The Scientist: Susan Stuart, M.D., a dermatologist in La Jolla, California

The Answer: Though it may seem like a more effective way to wash your hands, scrubbing up with hot water doesn’t do your skin any favors, especially during the brutal winter months. Because cold air doesn’t hold humidity well, it’s very dry and leaches moisture out of your skin—especially those parts that are most often exposed to the elements, namely your face and hands. Your skin has natural oils that help create a barrier to keep moisture in.

This is its main line of defense against the drying cold air outside, not to mention the just-as-dry hot air pumping in through the heating system at home and at work. When you wash your hands, you can wash away protective oils along with the dirt and germs you’re actually trying to get rid of. This leaves the moisture in your skin unguarded, allowing water to evaporate away and leaving your skin parched and susceptible to cracking.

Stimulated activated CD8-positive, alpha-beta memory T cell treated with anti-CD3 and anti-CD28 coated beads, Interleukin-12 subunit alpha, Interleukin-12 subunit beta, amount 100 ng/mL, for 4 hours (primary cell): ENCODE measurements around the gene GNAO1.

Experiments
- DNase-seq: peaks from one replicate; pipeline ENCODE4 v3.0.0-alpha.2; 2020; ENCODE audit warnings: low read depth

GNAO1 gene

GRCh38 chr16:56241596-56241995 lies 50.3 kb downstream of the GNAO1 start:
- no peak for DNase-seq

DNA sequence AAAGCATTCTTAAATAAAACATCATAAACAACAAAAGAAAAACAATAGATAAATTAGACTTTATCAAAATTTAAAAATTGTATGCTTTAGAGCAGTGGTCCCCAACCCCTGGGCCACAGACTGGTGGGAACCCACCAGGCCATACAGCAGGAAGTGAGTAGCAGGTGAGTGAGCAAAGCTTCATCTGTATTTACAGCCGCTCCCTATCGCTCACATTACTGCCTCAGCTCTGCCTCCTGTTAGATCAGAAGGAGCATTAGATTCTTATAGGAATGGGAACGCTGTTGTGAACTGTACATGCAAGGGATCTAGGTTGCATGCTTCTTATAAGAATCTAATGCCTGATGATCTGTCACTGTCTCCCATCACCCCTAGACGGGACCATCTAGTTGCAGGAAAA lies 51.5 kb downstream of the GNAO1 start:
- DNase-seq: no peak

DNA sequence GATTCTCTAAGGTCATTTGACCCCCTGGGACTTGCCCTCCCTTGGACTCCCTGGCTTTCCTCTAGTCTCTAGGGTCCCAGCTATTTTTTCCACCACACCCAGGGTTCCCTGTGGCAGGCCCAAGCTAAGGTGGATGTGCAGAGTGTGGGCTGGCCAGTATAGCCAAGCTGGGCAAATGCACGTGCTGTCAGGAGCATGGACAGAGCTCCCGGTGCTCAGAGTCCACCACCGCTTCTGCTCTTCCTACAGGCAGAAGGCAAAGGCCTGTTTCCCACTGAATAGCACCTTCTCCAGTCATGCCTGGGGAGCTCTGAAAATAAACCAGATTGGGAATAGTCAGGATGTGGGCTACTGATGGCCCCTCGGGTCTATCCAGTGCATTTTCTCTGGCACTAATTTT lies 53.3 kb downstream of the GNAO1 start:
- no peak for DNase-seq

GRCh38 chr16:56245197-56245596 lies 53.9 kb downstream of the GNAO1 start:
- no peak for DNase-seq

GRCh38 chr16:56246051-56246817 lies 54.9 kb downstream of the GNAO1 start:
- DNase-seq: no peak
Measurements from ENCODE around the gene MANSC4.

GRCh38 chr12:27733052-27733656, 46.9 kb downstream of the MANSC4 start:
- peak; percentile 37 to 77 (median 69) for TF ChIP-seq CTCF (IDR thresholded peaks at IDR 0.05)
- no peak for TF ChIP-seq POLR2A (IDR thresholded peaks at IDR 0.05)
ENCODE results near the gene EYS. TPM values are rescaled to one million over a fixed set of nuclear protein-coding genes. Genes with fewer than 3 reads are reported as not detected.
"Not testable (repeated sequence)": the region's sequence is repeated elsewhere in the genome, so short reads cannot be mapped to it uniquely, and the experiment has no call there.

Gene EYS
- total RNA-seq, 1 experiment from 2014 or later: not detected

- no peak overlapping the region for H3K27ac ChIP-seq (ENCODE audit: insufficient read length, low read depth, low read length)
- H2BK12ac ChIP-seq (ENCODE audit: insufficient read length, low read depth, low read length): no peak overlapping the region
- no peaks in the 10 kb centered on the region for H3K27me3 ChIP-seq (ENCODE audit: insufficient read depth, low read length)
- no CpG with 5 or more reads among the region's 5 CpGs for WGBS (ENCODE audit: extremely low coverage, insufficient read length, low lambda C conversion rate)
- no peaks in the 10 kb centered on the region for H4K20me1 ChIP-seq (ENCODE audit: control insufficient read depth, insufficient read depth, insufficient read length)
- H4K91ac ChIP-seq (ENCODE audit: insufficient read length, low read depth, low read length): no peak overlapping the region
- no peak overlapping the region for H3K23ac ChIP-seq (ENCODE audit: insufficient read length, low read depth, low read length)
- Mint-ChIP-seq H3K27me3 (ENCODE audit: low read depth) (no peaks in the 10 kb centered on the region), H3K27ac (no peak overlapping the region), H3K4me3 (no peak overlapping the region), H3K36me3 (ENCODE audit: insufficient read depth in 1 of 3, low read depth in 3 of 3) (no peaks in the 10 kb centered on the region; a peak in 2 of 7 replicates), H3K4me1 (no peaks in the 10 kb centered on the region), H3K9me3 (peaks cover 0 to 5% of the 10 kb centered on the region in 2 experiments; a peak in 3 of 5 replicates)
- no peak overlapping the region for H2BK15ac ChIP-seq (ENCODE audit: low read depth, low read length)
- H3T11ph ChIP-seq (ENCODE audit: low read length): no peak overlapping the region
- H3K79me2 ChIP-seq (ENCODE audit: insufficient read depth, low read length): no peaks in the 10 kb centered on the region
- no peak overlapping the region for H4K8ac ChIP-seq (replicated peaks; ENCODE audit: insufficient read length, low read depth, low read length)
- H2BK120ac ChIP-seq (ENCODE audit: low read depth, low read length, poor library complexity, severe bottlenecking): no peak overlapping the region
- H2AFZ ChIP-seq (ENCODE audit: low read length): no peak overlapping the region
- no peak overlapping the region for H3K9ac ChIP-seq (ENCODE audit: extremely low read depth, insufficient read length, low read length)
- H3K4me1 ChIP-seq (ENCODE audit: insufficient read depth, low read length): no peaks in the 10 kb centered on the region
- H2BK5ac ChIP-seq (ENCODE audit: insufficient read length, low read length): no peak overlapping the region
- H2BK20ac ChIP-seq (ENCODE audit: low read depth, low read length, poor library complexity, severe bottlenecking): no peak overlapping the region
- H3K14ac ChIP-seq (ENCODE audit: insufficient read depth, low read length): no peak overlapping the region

Hot water is the most effective at stripping oils from your hands, so—good as it feels when you’ve just come in from outside—doctors recommend that you not crank up the heat when you wash your hands. Stick to lukewarm water instead. Not only does a hot hand washing damage the lipid barrier on your skin, it also dilates the blood vessels just below the surface.

When these capillaries open, more blood flows to the area, exacerbating fluid loss. On the flipside of the faucet, cold water constricts blood vessels, shunting blood and moisture away from the skin surface. Whether it’s by wearing gloves outside or settling for tepid water when you come back in, shielding your skin from extreme temperature changes is the best way to keep hands hydrated and soft.

How to Take a Skin-Safe Bath
Ceramide Products for Hydrated Skin
Get to Know Your Skin With the Skin Type Quiz